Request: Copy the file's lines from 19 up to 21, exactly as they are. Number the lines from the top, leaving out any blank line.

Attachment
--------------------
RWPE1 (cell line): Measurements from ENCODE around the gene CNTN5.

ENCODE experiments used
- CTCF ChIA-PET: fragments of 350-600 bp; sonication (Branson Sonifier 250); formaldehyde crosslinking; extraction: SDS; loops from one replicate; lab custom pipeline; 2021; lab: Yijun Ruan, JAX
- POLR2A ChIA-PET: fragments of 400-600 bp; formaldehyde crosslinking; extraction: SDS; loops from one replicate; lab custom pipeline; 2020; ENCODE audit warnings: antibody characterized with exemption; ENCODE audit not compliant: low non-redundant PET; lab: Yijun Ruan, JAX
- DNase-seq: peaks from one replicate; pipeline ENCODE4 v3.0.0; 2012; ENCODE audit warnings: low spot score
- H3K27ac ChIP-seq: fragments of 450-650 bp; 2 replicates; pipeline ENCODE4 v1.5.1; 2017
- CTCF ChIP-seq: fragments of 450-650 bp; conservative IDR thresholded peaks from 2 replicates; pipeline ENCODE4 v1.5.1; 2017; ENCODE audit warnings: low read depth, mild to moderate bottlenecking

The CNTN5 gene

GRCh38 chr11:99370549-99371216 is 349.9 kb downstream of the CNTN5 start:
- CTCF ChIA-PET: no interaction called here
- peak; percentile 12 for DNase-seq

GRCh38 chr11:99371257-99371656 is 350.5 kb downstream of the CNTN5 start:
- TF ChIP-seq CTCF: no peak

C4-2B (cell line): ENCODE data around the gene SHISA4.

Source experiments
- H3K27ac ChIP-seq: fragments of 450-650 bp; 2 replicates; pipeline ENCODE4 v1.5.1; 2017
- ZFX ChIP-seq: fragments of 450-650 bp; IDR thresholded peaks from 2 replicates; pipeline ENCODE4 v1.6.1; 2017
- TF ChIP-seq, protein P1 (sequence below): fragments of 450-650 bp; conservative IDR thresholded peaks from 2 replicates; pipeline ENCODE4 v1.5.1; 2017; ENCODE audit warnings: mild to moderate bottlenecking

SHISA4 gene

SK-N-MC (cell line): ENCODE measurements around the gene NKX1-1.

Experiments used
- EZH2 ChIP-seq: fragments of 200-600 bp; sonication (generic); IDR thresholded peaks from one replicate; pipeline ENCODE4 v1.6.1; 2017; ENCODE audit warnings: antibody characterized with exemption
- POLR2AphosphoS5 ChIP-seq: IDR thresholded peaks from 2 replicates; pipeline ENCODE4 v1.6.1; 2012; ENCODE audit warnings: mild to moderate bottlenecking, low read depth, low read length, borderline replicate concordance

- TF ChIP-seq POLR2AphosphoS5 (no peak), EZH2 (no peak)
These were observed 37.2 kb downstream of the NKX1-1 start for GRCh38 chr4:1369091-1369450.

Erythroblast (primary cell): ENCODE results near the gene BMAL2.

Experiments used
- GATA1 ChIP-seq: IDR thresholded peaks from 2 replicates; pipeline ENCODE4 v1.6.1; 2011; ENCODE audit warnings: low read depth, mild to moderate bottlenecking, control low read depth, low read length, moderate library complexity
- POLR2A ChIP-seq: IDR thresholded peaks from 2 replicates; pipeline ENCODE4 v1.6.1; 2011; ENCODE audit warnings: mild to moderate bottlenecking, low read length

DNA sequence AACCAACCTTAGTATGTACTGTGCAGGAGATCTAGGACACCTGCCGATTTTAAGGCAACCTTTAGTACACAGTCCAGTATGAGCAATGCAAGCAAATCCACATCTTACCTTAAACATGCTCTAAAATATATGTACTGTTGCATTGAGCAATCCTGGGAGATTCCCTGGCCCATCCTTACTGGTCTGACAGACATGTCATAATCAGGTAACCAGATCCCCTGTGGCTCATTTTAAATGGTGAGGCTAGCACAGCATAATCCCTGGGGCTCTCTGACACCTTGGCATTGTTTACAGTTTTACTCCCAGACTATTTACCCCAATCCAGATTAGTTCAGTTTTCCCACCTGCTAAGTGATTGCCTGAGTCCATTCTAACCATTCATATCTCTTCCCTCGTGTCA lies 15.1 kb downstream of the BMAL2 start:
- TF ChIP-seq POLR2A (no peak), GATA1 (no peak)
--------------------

SHISA4 gene

SK-N-MC (cell line): ENCODE measurements around the gene NKX1-1.

Experiments used